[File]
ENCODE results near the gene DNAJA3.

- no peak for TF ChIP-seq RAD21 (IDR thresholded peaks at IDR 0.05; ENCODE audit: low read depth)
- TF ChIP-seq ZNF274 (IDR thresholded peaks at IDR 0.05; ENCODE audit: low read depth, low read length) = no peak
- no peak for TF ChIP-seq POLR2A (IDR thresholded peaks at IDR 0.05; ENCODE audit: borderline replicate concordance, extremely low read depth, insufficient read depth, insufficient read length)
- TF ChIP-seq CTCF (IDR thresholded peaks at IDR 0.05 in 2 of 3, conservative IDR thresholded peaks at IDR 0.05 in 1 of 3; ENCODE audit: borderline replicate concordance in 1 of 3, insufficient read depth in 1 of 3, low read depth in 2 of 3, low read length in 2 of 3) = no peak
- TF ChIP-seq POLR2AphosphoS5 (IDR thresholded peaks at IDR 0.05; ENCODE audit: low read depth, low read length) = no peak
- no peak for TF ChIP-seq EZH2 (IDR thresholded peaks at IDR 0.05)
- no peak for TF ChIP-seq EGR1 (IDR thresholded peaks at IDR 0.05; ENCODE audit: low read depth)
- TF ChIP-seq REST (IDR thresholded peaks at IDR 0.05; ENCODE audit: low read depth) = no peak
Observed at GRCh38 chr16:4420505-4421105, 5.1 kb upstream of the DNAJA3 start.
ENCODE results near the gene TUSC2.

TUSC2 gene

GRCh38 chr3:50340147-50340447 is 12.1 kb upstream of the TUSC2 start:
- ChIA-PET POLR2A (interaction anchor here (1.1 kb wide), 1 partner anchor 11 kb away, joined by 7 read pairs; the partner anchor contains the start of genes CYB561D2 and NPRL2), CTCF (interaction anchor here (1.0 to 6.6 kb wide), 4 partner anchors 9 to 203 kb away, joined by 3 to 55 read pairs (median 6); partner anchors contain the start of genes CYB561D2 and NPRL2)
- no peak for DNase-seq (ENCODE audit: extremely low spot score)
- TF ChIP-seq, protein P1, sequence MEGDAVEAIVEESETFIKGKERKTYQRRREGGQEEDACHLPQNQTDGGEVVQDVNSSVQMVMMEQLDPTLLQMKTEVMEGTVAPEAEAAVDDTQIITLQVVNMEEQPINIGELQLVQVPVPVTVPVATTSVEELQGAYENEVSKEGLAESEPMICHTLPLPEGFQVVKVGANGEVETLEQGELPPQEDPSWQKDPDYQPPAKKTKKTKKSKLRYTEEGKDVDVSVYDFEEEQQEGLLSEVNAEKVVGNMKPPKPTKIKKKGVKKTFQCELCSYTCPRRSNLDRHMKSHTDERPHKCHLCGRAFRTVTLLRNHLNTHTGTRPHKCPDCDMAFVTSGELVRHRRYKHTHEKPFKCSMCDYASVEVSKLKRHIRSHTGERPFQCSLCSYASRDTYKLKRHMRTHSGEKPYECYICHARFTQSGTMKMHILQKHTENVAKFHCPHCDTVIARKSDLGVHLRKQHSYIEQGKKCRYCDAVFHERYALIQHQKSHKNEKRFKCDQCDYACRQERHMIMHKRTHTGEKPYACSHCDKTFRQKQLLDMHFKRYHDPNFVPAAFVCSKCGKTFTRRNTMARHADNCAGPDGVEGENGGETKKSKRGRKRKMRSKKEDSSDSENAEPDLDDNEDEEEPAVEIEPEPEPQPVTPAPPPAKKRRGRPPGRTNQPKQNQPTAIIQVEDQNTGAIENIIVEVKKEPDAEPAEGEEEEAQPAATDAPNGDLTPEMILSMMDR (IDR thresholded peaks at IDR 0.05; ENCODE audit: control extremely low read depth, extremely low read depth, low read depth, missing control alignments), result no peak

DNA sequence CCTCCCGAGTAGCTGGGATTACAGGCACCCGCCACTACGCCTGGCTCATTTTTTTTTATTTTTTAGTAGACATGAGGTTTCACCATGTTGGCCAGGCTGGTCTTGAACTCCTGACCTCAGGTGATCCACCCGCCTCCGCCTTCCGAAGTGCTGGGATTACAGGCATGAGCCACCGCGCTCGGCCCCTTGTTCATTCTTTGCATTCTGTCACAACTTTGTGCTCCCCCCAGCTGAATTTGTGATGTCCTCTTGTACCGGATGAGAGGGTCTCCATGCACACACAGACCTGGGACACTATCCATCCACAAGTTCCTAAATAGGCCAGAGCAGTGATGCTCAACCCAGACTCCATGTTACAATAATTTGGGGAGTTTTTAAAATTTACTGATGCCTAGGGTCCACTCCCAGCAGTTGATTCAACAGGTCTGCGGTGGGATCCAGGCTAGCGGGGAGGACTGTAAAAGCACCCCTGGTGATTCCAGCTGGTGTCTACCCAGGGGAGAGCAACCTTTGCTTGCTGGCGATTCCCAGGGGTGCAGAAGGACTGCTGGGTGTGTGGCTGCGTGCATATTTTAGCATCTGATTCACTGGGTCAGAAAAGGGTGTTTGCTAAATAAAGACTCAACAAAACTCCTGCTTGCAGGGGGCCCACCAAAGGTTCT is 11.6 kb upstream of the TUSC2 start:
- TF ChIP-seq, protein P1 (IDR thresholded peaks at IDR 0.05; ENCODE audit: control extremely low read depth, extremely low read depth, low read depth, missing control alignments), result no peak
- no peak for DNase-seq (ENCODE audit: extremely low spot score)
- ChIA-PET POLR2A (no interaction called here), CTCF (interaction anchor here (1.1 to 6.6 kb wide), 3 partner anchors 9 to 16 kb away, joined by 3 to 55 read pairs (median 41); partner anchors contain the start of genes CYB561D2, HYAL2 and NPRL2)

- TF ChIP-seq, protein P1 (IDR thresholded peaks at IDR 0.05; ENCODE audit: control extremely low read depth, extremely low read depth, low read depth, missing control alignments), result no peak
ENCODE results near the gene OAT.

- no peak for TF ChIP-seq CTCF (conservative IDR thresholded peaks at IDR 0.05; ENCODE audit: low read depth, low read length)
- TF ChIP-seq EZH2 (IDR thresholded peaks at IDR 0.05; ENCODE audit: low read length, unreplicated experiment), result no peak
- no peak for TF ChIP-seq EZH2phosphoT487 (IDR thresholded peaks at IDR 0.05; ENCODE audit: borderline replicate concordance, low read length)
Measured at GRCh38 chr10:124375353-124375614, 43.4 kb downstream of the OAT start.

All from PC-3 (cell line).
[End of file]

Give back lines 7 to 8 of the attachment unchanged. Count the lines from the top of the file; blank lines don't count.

- no peak for TF ChIP-seq EZH2 (IDR thresholded peaks at IDR 0.05)
- no peak for TF ChIP-seq EGR1 (IDR thresholded peaks at IDR 0.05; ENCODE audit: low read depth)